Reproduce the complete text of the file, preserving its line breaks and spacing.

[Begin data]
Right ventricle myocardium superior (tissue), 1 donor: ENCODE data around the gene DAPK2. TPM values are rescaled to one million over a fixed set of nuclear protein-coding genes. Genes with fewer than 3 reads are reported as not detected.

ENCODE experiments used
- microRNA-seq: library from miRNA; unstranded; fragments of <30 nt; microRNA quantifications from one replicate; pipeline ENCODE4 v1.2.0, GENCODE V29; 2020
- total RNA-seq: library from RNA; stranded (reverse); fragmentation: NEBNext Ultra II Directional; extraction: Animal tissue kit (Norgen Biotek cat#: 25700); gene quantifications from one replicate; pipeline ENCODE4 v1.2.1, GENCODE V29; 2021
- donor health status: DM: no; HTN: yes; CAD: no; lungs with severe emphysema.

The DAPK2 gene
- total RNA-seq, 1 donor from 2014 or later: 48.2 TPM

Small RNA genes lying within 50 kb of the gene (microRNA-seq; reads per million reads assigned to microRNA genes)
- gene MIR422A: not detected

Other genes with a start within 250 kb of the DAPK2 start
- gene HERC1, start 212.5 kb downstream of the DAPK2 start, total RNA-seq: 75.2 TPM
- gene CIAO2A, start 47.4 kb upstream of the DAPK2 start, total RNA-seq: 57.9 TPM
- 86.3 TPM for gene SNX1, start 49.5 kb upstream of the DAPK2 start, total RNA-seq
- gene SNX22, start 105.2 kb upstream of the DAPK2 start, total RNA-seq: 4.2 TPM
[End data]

Right ventricle myocardium superior (tissue), 1 donor: ENCODE data around the gene DAPK2. TPM values are rescaled to one million over a fixed set of nuclear protein-coding genes. Genes with fewer than 3 reads are reported as not detected.

ENCODE experiments used
- microRNA-seq: library from miRNA; unstranded; fragments of <30 nt; microRNA quantifications from one replicate; pipeline ENCODE4 v1.2.0, GENCODE V29; 2020
- total RNA-seq: library from RNA; stranded (reverse); fragmentation: NEBNext Ultra II Directional; extraction: Animal tissue kit (Norgen Biotek cat#: 25700); gene quantifications from one replicate; pipeline ENCODE4 v1.2.1, GENCODE V29; 2021
- donor health status: DM: no; HTN: yes; CAD: no; lungs with severe emphysema.

The DAPK2 gene
- total RNA-seq, 1 donor from 2014 or later: 48.2 TPM

Small RNA genes lying within 50 kb of the gene (microRNA-seq; reads per million reads assigned to microRNA genes)
- gene MIR422A: not detected

Other genes with a start within 250 kb of the DAPK2 start
- gene HERC1, start 212.5 kb downstream of the DAPK2 start, total RNA-seq: 75.2 TPM
- gene CIAO2A, start 47.4 kb upstream of the DAPK2 start, total RNA-seq: 57.9 TPM
- 86.3 TPM for gene SNX1, start 49.5 kb upstream of the DAPK2 start, total RNA-seq
- gene SNX22, start 105.2 kb upstream of the DAPK2 start, total RNA-seq: 4.2 TPM